Diving deeper: secrets hiding in aluminum cans

What’s hiding inside aluminum cans? Just the drink, or…?

Safe­ty pre­cau­tions

  • Wear pro­tec­tive gloves, glass­es, and a mask.
  • Work in a well-ven­ti­lat­ed area.
  • Per­form this ex­per­i­ment un­der adult su­per­vi­sion only!

Reagents and equip­ment

  • var­i­ous soft drinks in alu­minum cans;
  • sand­pa­per;
  • beakers;
  • drain clean­er;
  • wood­en rods;
  • glass con­tain­er.

Step-by-step in­struc­tions

Buff the top lay­er of paint off of the alu­minum cans. Open the cans and use the wood­en rods to sus­pend them in suit­ably-sized beakers. Add some drain clean­er (usu­al­ly a 10% sodi­um or potas­si­um hy­drox­ide so­lu­tion). Ob­serve a tu­mul­tuous re­ac­tion and re­lease of gas. Wait two hours. Take the cans out of the liq­uid. The alu­minum may have dis­solved, but the drinks haven't leaked out!

Process de­scrip­tion

These or­di­nary alu­minum cans are con­ceal­ing a de­vi­ous se­cret – they are cov­ered with a pro­tec­tive lay­er not only on the out­side, but on the in­side as well! When we re­move their paint coat­ings, we ex­pose the alu­minum, which eas­i­ly re­acts with a drain clean­er that con­tains an al­ka­line com­po­nent. But even when the alu­minum has dis­solved com­plete­ly, the drinks will not leak. The cans con­tain a se­cret sec­ond ma­te­ri­al – a lay­er of plas­tic that keeps the drinks them­selves from in­ter­act­ing with the alu­minum.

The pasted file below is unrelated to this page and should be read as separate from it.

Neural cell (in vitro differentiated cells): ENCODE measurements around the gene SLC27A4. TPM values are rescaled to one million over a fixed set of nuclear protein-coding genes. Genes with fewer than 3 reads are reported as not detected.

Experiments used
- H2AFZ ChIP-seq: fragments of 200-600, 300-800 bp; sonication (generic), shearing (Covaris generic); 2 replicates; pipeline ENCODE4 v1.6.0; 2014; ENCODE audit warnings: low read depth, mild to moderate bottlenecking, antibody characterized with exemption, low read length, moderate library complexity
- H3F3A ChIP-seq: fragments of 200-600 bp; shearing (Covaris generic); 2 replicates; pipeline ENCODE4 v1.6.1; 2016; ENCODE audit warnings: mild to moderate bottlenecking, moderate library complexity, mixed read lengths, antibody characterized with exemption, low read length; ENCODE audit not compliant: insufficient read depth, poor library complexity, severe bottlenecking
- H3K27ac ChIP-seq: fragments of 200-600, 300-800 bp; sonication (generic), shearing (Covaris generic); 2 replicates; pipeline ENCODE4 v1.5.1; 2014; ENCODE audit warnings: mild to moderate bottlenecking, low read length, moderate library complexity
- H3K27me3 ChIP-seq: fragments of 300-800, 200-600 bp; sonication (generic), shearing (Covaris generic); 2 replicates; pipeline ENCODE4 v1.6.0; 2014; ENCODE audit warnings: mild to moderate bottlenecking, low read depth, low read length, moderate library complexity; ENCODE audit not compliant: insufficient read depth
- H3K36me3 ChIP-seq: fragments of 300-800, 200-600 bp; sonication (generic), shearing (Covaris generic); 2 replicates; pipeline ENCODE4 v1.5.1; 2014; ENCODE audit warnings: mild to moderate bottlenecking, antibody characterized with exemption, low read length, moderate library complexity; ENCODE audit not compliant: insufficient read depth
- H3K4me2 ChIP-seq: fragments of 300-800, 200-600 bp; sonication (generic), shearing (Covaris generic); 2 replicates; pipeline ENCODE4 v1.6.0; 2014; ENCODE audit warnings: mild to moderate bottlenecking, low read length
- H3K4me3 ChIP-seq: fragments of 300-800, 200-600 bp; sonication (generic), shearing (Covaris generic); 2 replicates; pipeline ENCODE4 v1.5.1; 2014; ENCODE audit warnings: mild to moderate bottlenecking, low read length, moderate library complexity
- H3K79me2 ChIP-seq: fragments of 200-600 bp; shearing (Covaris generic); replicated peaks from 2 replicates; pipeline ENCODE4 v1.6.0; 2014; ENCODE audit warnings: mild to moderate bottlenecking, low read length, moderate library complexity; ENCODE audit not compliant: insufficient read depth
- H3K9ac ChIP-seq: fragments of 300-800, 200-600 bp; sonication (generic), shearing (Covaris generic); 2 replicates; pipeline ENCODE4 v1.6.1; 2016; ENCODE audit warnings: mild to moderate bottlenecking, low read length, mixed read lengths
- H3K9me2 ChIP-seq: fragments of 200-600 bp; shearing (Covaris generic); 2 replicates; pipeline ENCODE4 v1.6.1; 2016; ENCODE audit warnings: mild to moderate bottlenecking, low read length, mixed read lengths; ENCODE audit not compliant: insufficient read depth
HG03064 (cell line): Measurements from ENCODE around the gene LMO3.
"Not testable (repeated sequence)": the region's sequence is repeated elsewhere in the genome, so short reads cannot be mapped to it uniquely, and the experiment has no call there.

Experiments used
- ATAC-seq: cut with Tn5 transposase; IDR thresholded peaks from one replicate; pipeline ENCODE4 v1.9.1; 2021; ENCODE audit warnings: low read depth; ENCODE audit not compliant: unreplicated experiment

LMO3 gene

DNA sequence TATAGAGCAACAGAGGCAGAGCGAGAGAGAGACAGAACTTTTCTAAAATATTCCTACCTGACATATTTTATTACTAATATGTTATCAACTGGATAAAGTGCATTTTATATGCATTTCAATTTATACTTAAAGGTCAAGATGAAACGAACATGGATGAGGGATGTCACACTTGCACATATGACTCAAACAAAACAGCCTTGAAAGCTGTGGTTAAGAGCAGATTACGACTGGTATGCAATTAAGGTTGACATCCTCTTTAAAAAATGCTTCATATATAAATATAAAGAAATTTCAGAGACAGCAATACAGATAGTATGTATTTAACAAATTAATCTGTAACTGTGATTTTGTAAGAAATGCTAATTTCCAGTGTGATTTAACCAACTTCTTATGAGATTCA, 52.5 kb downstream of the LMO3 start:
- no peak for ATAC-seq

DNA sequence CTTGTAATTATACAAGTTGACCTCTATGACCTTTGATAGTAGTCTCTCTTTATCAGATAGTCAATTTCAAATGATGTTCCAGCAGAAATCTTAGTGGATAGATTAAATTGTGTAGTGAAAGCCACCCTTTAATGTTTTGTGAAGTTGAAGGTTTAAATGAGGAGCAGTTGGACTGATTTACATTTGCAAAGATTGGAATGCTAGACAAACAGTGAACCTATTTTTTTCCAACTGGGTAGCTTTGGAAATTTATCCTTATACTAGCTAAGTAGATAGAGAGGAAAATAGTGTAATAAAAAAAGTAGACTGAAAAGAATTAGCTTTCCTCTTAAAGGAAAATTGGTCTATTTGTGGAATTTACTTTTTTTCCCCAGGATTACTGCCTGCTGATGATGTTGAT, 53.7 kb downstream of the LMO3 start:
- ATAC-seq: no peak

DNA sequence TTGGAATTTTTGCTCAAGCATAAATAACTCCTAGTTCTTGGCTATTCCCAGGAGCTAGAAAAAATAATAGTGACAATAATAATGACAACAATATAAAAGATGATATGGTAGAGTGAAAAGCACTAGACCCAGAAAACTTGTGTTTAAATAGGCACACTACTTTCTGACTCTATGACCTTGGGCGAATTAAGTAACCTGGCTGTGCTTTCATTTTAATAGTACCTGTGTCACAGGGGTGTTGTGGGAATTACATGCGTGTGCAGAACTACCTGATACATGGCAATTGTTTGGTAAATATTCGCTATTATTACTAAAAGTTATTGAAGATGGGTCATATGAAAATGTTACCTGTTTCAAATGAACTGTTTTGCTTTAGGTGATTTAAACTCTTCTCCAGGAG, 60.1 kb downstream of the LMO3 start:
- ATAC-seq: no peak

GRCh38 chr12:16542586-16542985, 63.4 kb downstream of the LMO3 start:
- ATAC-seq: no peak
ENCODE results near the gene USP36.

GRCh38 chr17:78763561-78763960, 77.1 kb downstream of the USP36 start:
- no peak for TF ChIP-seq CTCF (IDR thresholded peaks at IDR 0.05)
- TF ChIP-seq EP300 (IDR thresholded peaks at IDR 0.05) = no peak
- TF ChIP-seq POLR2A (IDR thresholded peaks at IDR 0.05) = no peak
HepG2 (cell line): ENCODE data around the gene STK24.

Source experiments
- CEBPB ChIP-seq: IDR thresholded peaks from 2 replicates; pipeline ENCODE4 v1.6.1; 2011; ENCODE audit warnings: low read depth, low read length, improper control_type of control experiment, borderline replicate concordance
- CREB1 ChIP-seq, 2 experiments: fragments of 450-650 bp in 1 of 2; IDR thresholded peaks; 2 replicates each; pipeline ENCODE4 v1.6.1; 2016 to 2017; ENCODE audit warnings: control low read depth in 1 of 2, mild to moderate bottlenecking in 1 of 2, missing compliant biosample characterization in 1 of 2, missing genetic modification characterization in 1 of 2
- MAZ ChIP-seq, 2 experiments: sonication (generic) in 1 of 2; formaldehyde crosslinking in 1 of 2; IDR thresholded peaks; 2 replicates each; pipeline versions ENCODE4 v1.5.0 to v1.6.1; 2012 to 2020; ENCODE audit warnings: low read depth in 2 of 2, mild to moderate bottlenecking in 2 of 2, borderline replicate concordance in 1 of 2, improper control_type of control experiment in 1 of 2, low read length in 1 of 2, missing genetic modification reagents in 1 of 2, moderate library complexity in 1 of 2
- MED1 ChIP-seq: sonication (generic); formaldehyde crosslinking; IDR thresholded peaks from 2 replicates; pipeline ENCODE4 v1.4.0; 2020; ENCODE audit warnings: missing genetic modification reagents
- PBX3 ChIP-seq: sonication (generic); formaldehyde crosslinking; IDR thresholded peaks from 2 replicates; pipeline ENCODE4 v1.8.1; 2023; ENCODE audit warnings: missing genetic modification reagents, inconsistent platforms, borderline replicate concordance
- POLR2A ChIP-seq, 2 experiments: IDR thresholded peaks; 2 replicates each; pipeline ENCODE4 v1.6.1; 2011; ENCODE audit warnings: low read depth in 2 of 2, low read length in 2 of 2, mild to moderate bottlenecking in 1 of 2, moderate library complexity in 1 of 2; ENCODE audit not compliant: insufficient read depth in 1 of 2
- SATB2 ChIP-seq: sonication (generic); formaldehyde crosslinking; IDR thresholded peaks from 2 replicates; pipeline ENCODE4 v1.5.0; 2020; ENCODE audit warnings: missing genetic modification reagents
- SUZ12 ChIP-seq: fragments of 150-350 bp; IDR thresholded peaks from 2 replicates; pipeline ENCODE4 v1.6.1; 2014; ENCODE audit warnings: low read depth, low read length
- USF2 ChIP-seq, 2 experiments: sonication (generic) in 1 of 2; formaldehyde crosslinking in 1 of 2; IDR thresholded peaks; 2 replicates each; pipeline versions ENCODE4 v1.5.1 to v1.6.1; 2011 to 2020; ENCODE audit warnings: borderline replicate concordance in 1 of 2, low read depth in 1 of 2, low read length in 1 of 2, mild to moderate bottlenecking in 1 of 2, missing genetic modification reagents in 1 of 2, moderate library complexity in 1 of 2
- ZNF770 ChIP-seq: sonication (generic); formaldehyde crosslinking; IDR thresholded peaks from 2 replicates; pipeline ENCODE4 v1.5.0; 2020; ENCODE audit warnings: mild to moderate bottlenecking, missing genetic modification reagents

Car­bon­at­ed drinks con­tain what are known as “acid­i­ty reg­u­la­tors,” the most pop­u­lar of which are or­thophos­pho­ric and cit­ric acids. They are used to acid­i­fy foods, giv­ing them a sour and slight­ly bit­ter taste. These acids can re­act with var­i­ous met­als, in­clud­ing the alu­minum com­pris­ing the soda cans. A spe­cial plas­tic coat­ing is there­fore ap­plied to the in­side of the cans to pre­vent the two from in­ter­act­ing. This plas­tic is most of­ten an epoxy resin (poly­eth­yl­ene, polypropy­lene, polyester, or oth­er poly­mers may be used in some cas­es). These ex­treme­ly-preva­lent epoxy resins con­tain bisphe­nol A (BPA), a sub­stance that usu­al­ly evokes a mixed re­ac­tion from con­sumers. Bisphe­nol A has the abil­i­ty to mim­ic nat­u­ral hu­man hor­mones; name­ly, it is struc­tural­ly sim­i­lar to es­tro­gen. Over the past 20 years, it has un­der­gone thor­ough in­ves­ti­ga­tion to de­ter­mine any ef­fects it may have on the hu­man body. Ac­cord­ing to ex­ten­sive re­search and risk as­sess­ments con­duct­ed by both gov­ern­men­tal and in­de­pen­dent or­ga­ni­za­tions world­wide, bisphe­nol A is safe at nor­mal ev­ery­day lev­els of ex­po­sure from food and bev­er­age con­tain­ers. A Cana­di­an De­part­ment of Health re­port con­clud­ed that an av­er­age adult would need to con­sume 940 canned drinks in one day to even get close to the “tol­er­a­ble dai­ly in­take” lim­it for BPA ex­po­sure.

When the alu­minum cans are pro­cessed for re­cy­cling, the films burn up at the high tem­per­a­tures in the con­vec­tion fur­naces.

2Al + 2NaOH + 6H₂O = 2Na[Al(OH)₄] + 3H₂